SINT MAARTEN (PHILIPSBURG) - Member of Parliament Rolando Brison (USP) on Sunday said the very recent news about the tragic deaths of several tourists in the Dominican Republic, some reportedly due to the consumption of counterfeit and decoded products (fake/bad liquor), has created a clear and present danger to all countries, including St Maarten that doesn’t regulate the supply chain of goods sold in the marketplace.
Brison said the laws and decrees are in place but the various departments in government need to immediately act and tackle these criminal acts before it is too late. “Now more than ever they are needed to safeguard the health and safety of our local people and millions of tourists,” Brison said.
MP Brison is calling for immediate enforcement of the existing laws from the various ministries and will sit down with the various importers to find a short-to-midterm solution. The primary focus of this will be to ensure supply chain integrity while ensuring that counterfeit and decoded products are permanently eradicated from the marketplace.
The MP said a possible avenue to support these actions would be the setting-up of a unique Whatsapp line and email for people to send information about infractions so that the respective enforcement agencies have the relevant information and can act immediately in seizures and destruction of product(s).
As of June 30, there were at least nine deaths with similar circumstances over the past few months. The FBI along with Dominican authorities are investigating, and the principle theory is that counterfeit/tampered alcohol was the cause of these deaths.
The FBI has reportedly taken samples of alcohol for testing, and the hotels where some tourists died have removed alcohol from the minibars in the hotel rooms. Counterfeit or illegally made alcohol brings a new level of risk, as it is not monitored for safety and may include added ingredients, known to be extremely harmful to health.
The World Health Organization estimates that 25% of the alcohol consumed worldwide is unrecorded. Counterfeit alcohol is typically meant to resemble legitimate alcohol, and expensive spirits, in terms of its look, taste and packaging.
One of the key aspects of counterfeit or illegal alcohol is that producers distill the alcohol more cheaply and quickly using dangerous shortcuts in the process, such as adding water and methanol, also known as methyl alcohol, which is highly toxic. Methanol is not intended for human consumption and can cause liver damage, blindness and death if consumed. Earlier this year, toxic alcohol killed at least 154 people in India because it was tainted with methanol.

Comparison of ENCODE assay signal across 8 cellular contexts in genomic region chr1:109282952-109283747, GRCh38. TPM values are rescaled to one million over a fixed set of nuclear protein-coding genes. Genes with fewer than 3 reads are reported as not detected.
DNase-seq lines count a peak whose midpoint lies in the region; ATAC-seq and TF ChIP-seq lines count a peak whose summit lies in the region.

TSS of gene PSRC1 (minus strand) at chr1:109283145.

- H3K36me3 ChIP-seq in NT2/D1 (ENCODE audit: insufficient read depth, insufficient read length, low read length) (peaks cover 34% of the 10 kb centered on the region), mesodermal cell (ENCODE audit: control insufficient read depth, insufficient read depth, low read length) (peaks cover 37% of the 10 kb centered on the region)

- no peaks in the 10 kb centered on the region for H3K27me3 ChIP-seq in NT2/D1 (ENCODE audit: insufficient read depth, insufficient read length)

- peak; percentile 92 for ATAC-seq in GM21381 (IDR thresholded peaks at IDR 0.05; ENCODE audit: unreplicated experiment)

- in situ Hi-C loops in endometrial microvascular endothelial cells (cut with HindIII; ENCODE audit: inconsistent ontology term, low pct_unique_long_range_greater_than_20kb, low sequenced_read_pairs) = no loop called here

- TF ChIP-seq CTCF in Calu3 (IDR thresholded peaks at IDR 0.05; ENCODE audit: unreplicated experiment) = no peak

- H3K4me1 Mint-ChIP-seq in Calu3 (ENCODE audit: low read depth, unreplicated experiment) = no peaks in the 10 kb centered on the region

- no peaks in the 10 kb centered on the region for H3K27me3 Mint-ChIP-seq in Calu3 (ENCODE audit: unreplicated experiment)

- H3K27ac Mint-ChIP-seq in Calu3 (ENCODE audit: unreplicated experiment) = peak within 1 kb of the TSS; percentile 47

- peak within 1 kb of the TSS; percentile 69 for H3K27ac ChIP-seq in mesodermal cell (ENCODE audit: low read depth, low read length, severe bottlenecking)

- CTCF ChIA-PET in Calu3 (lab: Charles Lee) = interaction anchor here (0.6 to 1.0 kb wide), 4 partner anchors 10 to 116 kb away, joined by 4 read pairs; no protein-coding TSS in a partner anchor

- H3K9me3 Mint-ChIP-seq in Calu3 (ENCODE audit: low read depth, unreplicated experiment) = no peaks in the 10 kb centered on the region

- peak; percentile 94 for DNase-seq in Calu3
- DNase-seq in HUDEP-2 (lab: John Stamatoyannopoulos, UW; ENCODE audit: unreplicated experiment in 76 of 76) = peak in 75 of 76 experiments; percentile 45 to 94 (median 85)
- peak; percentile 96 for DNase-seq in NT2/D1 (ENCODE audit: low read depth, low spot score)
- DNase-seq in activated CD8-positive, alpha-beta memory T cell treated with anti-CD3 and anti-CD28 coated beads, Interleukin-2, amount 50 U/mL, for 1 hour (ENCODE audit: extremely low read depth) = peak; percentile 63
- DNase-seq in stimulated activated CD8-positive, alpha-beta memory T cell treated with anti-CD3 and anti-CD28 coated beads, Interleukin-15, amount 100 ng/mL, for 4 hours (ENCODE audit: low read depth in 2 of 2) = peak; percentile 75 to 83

The various incidents in the Dominican Republic are having a tremendous negative impact on their tourism industry. Bookings are down 74.3% in July and August. “The effects that any of these incidents would have on St. Maarten and its fragile tourism economy would be detrimental,” MP Brison said. “It is of the most importance that as a country, we take a proactive approach to safeguard the quality of alcoholic beverages being sold on our island before it is too late.”
In a previous press release by The Inspectorate of public health, the department urged consumers to be alert with their purchases after noticing that the labels of food items along with beverages are being tampered with and said that this was a criminal offence. Decoding starts when someone deliberately removes the so-called lot codes from a label to make the product untraceable. “This and is also a criminal offence and can jeopardize the health and safety of all consumers,” Brison said.
Last year June, local distributor CC1 was successful recalling a batch of their Stella Artois beer brand that contained particles of glass inside the bottles. Without lot codes this would’ve been impossible. The inspectorate said that according to local laws, it is prohibited to import, sell and/or export food products without taking in consideration the labeling requirements as laid down in the National decree on Food Labeling (AB 2013,GT no. 194). The decree states that all food products, including alcoholic and non-alcoholic beverages, must have information, instructions and warnings on the production batch.